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Jan 11, 2013

Why locking up blackfellas is not the answer

Is it fair to blame violence in indigenous communities on lenient sentences for Aboriginal men? Amy McQuire criticises recent comments by Mick Gooda and proposes a different approach.

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The issue of the skyrocketing incarceration of young indigenous people flares up every few years, with politicians and media riding out the shockwaves and then returning to the issue with little improvement to report.

The latest instalment comes via The Australian, which to its credit has spent the past week focusing on a number of outrageous and inconsistent sentencing decisions which have contributed to this incarceration rate, including the case of an Aboriginal teenager in Parkes, NSW, sentenced to 12 months imprisonment for stealing a packet of hamburger buns.

Although shocking, such outcomes are not uncommon. Unfortunately, the use of the old device — demonising Aboriginal men — formed part of the newspaper’s narrative.

The federal government’s Aboriginal and Torres Strait Islander Social Justice Commissioner Mick Gooda told the paper that the disparity between domestic violence sentencing decisions of Aboriginal men in remote areas and the sentencing of indigenous youth for minor offences in regional and urban areas was “perverse”.

“Very rarely do you see these cases of horrific domestic violence killings in Aboriginal communities being tried as murders,” he told the newspaper. “Yet kids that didn’t bash anyone get sentenced to 12 months in jail for stealing a packet of hamburger buns … it’s as if it’s seen as all right for Aboriginal men to bash women that’s what they do.”

This is without doubt a major issue. Sadly, the statistics show indigenous youth are more likely to come into contact with police than non-Indigenous youth.

About 40% of indigenous males have reported being charged with an offence under the age of 25. They are also more likely to re-offend, and to end up back in the prison system as adults. The situation is getting worse, not better.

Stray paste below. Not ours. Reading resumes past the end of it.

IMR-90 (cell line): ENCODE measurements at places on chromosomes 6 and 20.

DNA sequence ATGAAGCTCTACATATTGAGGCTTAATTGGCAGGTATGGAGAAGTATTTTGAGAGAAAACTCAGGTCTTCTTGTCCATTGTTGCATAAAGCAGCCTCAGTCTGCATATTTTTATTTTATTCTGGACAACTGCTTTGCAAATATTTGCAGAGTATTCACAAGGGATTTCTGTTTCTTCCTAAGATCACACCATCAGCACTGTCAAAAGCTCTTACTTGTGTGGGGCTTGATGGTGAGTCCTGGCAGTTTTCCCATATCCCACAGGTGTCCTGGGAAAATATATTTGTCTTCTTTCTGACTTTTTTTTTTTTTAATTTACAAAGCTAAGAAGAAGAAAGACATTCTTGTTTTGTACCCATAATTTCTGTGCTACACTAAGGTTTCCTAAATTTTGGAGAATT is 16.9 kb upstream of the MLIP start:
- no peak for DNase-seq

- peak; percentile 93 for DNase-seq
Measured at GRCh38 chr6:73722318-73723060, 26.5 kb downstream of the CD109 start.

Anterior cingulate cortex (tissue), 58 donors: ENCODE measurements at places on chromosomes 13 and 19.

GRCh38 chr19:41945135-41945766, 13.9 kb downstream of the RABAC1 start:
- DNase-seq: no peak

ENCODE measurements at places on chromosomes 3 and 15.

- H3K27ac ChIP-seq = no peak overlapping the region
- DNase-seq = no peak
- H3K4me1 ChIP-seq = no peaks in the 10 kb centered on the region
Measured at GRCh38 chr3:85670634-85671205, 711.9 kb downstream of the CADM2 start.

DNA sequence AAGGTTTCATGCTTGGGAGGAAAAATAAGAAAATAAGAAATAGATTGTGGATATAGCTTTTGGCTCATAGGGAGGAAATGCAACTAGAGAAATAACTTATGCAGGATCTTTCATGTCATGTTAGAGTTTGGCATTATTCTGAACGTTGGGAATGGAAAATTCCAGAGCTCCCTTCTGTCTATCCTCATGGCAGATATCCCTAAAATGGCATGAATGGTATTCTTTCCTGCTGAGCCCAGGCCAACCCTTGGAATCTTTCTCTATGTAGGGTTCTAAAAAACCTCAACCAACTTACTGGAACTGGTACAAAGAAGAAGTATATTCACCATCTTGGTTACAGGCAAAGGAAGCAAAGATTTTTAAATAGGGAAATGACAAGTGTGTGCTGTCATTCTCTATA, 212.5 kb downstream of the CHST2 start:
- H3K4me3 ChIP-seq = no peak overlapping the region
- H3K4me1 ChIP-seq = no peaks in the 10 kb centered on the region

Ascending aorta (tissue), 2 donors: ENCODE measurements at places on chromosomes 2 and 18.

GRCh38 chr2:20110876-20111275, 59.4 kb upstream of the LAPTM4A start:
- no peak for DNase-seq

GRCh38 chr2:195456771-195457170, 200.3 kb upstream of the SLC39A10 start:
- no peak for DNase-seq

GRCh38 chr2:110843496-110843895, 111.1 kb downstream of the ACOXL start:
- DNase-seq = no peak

But is Gooda on the right track? He draws a strange comparison — “it’s as if it’s seen as all right for Aboriginal men to bash women that’s what they do” — given that Aboriginal men from remote areas are the most incarcerated group in Australia.

Sentencing decisions should always be discussed and debated on the individual circumstances of the case — including the offender’s background. Domestic violence is a scourge on our communities, as it is in the wider community, but it is deeply simplistic to claim the court system is giving Aboriginal men the right to bash women. And it diverts attention away from the issue at hand — the overpolicing and targeting of indigenous youth, both in remote, regional and urban settings.

Courts have a long history of taking the experiences of Aboriginality into account in sentencing decisions — including the severe social and economic disadvantages that come with being Aboriginal in a remote community.

Sensational reporting of these cases does little to help solve the underlying issues that lead to domestic violence, and I fail to see how sending more Aboriginal men to jail will help break the cycle.

Gooda gave the much-publicised example of a disturbing rape case in Aurukun, which was sent to the Queensland Appeals Court following national and international outrage at the lenient sentences given to the perpetrators. But he gave no other examples of Aboriginal men receiving lenient sentences for domestic violence cases.

Locking up blackfellas as a solution will not solve the poverty and disadvantage within Aboriginal communities. It will not put an end to the violence. It will not resurrect so-called “social norms”.

For example, the Northern Territory already hands out mandatory sentences for violent crimes. It’s a system that has been criticised by the North Australian Aboriginal Justice Agency.